Summary presentations by each breakout group  of key points brought out the participating geologists’ personal experiences from their wide breadth of fieldwork. Whether in the Global North or Global South, the communication challenges are similar, but nuanced to local cultures and settings.  A recurring theme was the importance of local procurement. Integrating the exploration program into the pre-existing fabrics of the community is crucial in developing community relationships. The groups that imagined themselves as community members realised that they would face anxiety at the prospect of a mine, as it is difficult to sit in that stage of unknowing while the exploration takes place. All groups emphasised the importance of respect, for culture, land, and customs; underlining the fact that an exploration company is a guest in the community. There is no one size fits all solution. This exercise brought home the practicalities of community interactions, provided participants with a deeper understanding of our role as exploration geologists, and provided a framework of extensive exploration experiences to learn from. The final panel discussion led by Alannah Brett (ODH) and Rowan Halkes (P&M) brought together the wealth of experience of all the facilitators, into the take home message that open, honest, consistent and realistic communication paves the way for a positive exploration- community relationship.

At the centre of an exploration project is the community.  Exploration geologists have the potential to be the positive interface between the community and the corporation. Equipping geologists with communication skills is crucial for the healthy development of this relationship, and is imperative to earning and maintaining the SLO. Communicating from the beginning, in the exploration phase of the mine life cycle, builds a foundation for the responsible development of a resource project.  As facilitator Benjamin Teschner has said , ‘how you start matters’ (2013, p. 332). The Practices to People: An Introduction to Community Communication for Exploration Geologists’ Workshop gave attendees tools to develop community communication on their projects around the world. Now we have the responsibility to advocate for this type of training in order to build momentum for this cornerstone of the mining industry’s future.      

Author: Cassia Johnson, P.Geo, M.Sc., PhD Candidate at University of Exeter

Cassia is a professional geologist currently pursuing an interdsicplinary PhD in Politics and Engineering, focusing on small-scale mining in the Global North.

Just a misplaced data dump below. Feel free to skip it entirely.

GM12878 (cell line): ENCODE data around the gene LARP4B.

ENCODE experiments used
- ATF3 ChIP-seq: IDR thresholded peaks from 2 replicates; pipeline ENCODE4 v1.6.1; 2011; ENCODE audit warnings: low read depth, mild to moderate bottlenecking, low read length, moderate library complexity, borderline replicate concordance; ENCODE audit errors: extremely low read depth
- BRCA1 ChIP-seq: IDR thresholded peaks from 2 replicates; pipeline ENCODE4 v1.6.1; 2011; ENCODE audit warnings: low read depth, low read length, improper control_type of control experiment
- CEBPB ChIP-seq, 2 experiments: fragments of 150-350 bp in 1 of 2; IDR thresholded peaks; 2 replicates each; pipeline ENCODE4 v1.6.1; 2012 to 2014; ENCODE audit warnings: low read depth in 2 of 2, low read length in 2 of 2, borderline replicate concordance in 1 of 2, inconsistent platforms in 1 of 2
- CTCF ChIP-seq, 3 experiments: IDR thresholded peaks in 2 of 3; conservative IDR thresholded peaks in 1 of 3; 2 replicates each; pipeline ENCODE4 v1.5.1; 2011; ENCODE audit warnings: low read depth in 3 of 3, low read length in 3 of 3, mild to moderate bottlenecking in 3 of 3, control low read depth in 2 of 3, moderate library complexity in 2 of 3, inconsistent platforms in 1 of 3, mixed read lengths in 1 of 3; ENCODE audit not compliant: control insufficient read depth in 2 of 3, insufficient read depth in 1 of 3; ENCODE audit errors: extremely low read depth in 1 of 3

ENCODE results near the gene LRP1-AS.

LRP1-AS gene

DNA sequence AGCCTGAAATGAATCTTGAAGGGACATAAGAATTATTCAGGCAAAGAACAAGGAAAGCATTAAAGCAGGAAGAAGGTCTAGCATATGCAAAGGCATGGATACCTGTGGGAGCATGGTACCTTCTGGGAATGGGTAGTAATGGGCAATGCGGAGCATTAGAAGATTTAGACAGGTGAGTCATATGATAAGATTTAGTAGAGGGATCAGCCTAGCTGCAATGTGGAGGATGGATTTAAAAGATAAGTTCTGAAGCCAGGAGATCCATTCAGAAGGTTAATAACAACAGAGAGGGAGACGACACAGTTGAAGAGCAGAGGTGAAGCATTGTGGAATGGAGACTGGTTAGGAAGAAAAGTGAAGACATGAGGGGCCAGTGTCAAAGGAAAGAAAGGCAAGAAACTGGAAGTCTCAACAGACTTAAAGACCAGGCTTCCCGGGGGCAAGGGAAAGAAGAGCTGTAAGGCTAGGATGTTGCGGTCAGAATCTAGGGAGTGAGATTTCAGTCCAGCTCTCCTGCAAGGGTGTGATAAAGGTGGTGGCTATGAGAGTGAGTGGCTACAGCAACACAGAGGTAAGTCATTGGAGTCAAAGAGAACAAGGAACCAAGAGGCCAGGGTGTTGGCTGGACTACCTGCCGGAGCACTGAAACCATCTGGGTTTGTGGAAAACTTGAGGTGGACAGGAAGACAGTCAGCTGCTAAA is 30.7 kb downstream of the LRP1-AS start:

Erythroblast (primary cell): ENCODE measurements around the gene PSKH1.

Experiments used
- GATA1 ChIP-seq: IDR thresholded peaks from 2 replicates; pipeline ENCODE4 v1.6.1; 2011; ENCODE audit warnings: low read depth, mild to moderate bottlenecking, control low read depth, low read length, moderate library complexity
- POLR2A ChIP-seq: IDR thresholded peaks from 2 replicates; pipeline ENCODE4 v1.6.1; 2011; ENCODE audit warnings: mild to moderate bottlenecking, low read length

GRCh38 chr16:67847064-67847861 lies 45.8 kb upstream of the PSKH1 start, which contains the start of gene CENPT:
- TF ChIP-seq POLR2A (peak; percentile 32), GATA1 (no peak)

Acknowledgements

The author would like to thank People and Mining, Ore Deposits Hub, and the Social Practice Forum for organising this workshop, which has come at a critical time in the mining industry.  It is one thing to point out a problem, and another thing altogether to provide solutions, which is what this workshop achieved.  I would specifically like to thank the speakers and facilitators of the workshop:  Liz Wall, Luc Zandvliet, Simon Wake, Laura García Jaramillo, Lucy Crane, Benedikt Steiner, Benjamin Teschner, and Ian Thomson, whose invaluable life experience and expertise provided a socially responsible exploration framework to work from moving forward.  A special thanks to Alannah Brett and Rowan Halkes who were the key designers of this event, addressing the knowledge gap in our profession, and Joshua Sandin for his work behind the scenes.

Although my name is on the blog, Alannah, Rowan, and Joshua contributed significantly to this post with their ideas, edits, and even the map.  My thinking is influenced by my amazing PhD supervisory team: Dr. Kathryn Moore, Dr. Deborah McFarlane, and Dr. Penda Diallo. Last and not least I would like to thank the other workshop participants, who provided an open and inquisitive space for the much-needed discussion on our role as geologists in a sustainable future.

References

Mitchell, P., 2021. Top mining and metals risks and opportunities in 2022 [WWW Document]. EY. URL https://www.ey.com/en_gl/mining-metals/top-10-business-risks-and-opportunities-for-mining-and-metals-in-2022 (accessed 4.13.22).

Morrison, J., 2014. Social license: how to keep your organization legitimate. Palgrave Macmillan, Basingstoke, Hampshire, England.

Teschner, B., 2013. How you start matters: A comparison of Gold Fields’ Tarkwa and Damang Mines and their divergent relationships with local small-scale miners in Ghana. Resources Policy 38, 332–340. https://doi.org/10.1016/j.resourpol.2013.03.006